Allegory in Frankenstein

Allegory in Frankenstein

An allegory is a story conveying a meaning other than the basic literal one. Allegories are similar to symbols and metaphors in the sense that they often represent deep ideas that have to be thoroughly analyzed in order to be completely understood. The main difference between the two is the fact that while metaphors are typically vague and broad, allegories address issues in full detail and appeal to the readers imagination for interpretation rather than logic.

While fiction authors often carefully craft allegories with the specific intent of reflecting large real-world issues, it isn't at all uncommon for readers to make connections between the story and current issues that the author never actually intended to exist. A relatively well known example of this can be found in the lord of the rings trilogy. Some readers have suggested that the novels were written as a representation of the World Wars. This notion was denounced by the fact that the novels were actually written prior to the outbreak of the Second World War.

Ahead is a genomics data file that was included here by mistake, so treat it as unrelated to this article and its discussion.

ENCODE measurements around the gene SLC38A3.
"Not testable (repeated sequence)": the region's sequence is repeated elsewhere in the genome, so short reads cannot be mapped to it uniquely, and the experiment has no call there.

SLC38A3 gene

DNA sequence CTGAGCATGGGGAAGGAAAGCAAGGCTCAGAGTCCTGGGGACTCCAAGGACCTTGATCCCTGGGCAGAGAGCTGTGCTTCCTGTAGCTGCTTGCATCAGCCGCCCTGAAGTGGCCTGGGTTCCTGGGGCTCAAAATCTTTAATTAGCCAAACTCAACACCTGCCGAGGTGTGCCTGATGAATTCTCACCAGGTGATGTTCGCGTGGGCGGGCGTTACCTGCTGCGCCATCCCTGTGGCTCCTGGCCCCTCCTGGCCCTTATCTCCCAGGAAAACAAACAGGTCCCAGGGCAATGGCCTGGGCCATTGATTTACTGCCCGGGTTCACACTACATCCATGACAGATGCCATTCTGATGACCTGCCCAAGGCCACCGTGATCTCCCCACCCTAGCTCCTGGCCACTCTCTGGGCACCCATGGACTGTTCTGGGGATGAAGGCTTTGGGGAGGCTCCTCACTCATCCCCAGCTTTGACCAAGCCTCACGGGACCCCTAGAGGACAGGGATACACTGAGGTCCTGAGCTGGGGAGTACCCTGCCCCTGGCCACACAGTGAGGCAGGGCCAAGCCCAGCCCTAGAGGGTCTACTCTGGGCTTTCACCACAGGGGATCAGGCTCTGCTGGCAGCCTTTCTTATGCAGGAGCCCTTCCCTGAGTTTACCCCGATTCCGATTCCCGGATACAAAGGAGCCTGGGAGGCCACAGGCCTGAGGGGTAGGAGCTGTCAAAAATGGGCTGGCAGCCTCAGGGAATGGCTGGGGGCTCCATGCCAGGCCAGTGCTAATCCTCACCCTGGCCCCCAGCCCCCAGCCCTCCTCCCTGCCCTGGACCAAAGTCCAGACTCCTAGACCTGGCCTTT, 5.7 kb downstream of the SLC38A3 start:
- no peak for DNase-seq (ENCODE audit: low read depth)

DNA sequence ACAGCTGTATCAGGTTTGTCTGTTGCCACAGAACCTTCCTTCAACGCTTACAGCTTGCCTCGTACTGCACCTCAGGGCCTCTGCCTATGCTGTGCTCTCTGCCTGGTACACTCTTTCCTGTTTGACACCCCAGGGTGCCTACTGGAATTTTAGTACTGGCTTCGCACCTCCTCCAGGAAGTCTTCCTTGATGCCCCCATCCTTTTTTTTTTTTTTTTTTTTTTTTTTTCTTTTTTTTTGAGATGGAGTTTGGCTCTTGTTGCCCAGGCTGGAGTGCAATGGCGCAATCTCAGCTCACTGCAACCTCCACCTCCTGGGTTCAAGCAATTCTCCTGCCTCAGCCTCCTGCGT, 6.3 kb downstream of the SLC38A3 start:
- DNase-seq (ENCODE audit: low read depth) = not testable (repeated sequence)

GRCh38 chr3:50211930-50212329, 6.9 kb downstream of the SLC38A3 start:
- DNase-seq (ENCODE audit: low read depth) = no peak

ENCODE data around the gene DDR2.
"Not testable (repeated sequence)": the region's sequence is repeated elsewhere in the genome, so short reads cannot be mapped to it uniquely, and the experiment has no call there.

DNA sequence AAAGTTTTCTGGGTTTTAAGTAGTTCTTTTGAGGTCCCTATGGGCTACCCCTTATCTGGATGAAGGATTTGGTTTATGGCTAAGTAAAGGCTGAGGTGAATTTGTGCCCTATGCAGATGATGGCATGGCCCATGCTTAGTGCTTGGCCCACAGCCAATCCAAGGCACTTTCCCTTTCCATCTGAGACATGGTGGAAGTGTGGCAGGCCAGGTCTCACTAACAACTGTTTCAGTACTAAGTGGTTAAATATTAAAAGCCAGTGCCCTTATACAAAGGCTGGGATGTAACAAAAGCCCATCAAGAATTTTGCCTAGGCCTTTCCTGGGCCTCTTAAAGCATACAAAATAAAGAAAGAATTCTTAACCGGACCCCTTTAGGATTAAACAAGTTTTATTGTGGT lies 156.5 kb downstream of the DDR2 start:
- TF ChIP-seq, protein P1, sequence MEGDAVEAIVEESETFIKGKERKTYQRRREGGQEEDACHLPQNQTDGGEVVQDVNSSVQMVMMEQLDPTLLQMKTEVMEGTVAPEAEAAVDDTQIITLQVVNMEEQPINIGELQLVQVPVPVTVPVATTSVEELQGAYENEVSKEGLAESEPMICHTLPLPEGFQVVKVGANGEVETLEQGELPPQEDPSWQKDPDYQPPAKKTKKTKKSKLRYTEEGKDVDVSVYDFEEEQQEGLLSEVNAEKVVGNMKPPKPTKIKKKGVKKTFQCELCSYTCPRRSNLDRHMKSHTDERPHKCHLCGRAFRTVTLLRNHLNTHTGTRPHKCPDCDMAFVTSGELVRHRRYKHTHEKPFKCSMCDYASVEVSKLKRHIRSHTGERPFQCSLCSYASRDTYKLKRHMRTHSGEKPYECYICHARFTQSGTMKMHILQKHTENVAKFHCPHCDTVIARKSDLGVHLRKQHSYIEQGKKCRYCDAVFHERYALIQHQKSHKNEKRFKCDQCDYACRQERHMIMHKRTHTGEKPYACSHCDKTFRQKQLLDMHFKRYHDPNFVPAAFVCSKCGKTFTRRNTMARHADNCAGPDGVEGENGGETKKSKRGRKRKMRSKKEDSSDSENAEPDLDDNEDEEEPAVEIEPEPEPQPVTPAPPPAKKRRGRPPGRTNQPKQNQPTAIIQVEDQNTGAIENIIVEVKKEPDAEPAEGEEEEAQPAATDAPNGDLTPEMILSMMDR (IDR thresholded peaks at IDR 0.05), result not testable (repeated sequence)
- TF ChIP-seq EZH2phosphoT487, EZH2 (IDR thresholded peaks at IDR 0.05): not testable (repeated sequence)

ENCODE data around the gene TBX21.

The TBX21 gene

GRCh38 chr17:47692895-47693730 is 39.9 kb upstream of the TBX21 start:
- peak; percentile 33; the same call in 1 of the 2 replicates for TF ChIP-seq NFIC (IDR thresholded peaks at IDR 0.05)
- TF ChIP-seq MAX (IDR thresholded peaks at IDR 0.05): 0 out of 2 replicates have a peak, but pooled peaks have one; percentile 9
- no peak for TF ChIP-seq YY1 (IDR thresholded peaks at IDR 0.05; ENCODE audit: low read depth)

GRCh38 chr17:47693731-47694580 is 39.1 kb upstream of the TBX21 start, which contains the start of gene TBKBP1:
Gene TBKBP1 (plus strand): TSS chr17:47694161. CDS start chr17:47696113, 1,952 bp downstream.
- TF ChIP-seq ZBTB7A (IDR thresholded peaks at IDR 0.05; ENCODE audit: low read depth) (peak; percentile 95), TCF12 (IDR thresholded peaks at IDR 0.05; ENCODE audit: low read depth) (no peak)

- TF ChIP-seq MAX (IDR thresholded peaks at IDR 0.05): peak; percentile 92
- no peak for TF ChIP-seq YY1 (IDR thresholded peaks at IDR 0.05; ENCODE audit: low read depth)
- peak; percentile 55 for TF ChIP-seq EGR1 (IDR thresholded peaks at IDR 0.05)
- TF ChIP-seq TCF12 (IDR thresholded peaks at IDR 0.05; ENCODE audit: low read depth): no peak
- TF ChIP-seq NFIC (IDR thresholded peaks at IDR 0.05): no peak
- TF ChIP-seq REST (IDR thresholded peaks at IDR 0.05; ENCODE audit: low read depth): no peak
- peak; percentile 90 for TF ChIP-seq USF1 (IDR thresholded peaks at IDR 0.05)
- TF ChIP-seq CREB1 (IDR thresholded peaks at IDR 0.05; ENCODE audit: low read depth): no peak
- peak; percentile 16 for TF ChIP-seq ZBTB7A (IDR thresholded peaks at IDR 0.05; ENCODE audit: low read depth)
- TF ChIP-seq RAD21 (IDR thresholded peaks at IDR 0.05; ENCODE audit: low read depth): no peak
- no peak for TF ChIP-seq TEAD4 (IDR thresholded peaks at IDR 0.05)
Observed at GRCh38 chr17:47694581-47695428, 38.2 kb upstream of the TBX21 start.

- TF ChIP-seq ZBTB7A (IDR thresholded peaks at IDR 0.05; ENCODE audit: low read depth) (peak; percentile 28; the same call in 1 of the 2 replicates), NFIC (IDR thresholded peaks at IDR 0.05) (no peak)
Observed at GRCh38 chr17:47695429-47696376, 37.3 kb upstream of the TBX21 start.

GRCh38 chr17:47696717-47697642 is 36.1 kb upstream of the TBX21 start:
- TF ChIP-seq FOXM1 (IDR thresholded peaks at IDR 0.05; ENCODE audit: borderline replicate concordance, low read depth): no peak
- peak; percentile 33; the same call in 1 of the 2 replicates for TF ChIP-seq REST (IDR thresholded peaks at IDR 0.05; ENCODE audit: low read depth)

Allegory is a popular method of figurative representation that hasn't just been limited to literature. Clear examples can be seen in other art forms including music and sculpture. One famous piece of American literature that utilizes the device is Arthur Miller's The Crucible which is seen as a criticism of the anti-communist McCarthyism mentality that spread rampantly during the 1950's. It’s easy to see why the creative power that can be created through allegory has remained a popular writing style for so long and why Mary Shelley's Frankenstein is still a classic novel almost two hundred years after its first publication.

In Frankenstein, Shelley uses the rhetorical device to describe multiple large-scale issues that could have gotten her into serious trouble in her time had she blatantly written about them. One allegory in the novel relates to religion and human nature. In this scenario, Victor represents god and his creation...

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